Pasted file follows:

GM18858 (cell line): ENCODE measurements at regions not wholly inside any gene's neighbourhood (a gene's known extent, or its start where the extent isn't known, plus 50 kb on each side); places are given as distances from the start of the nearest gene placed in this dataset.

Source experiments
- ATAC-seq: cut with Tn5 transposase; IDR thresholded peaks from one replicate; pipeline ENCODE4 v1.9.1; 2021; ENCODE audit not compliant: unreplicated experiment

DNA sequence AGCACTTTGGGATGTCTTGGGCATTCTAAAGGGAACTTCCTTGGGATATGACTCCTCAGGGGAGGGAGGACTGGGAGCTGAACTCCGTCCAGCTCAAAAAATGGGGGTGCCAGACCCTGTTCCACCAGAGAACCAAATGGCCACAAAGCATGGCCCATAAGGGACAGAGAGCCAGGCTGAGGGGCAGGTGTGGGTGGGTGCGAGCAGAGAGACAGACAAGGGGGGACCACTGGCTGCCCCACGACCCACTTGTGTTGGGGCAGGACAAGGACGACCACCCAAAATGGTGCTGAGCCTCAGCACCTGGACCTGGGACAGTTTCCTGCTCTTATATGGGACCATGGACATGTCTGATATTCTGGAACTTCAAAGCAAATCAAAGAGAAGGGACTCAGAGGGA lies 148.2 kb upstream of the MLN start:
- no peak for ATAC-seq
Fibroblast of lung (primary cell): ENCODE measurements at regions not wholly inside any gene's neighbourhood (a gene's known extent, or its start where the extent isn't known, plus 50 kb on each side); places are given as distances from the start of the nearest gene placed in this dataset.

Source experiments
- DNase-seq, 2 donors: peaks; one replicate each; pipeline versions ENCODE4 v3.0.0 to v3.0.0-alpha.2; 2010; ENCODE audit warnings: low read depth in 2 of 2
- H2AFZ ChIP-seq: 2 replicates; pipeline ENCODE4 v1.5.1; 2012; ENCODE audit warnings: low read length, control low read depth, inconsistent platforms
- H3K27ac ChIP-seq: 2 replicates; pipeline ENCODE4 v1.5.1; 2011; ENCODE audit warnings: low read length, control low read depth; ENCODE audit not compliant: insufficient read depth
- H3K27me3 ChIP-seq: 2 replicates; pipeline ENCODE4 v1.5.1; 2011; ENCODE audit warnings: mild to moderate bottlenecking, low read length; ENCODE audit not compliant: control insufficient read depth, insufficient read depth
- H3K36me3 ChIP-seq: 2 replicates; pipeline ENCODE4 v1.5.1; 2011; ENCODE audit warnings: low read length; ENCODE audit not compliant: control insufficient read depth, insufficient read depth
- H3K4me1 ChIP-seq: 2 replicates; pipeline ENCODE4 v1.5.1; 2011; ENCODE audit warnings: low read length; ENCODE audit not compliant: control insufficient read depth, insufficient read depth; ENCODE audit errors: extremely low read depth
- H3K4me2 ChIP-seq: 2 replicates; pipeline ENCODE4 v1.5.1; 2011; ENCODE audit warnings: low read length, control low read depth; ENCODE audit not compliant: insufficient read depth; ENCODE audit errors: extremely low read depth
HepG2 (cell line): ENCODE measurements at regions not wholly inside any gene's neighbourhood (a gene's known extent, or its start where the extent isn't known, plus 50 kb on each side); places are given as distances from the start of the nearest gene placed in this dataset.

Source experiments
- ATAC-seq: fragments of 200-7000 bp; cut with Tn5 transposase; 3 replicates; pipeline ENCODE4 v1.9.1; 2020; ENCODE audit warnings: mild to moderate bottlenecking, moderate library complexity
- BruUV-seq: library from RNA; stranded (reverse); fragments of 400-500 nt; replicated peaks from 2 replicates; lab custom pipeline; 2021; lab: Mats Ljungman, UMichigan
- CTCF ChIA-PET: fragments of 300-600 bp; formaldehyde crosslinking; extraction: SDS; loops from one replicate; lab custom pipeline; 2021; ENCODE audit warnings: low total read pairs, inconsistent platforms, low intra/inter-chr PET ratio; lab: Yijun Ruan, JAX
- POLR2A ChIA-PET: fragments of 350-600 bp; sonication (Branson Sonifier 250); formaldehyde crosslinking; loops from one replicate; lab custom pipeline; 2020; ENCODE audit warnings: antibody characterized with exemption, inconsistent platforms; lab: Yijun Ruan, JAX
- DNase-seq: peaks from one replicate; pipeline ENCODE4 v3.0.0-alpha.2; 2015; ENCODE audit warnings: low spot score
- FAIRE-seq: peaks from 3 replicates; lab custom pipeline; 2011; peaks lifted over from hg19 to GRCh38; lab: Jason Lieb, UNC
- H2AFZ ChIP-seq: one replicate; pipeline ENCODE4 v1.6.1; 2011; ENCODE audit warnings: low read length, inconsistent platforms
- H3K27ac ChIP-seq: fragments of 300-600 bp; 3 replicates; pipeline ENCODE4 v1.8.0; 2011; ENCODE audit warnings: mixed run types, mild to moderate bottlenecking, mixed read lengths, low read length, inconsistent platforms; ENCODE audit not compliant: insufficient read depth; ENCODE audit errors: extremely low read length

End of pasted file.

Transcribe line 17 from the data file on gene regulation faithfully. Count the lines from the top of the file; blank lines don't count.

- ATAC-seq: fragments of 200-7000 bp; cut with Tn5 transposase; 3 replicates; pipeline ENCODE4 v1.9.1; 2020; ENCODE audit warnings: mild to moderate bottlenecking, moderate library complexity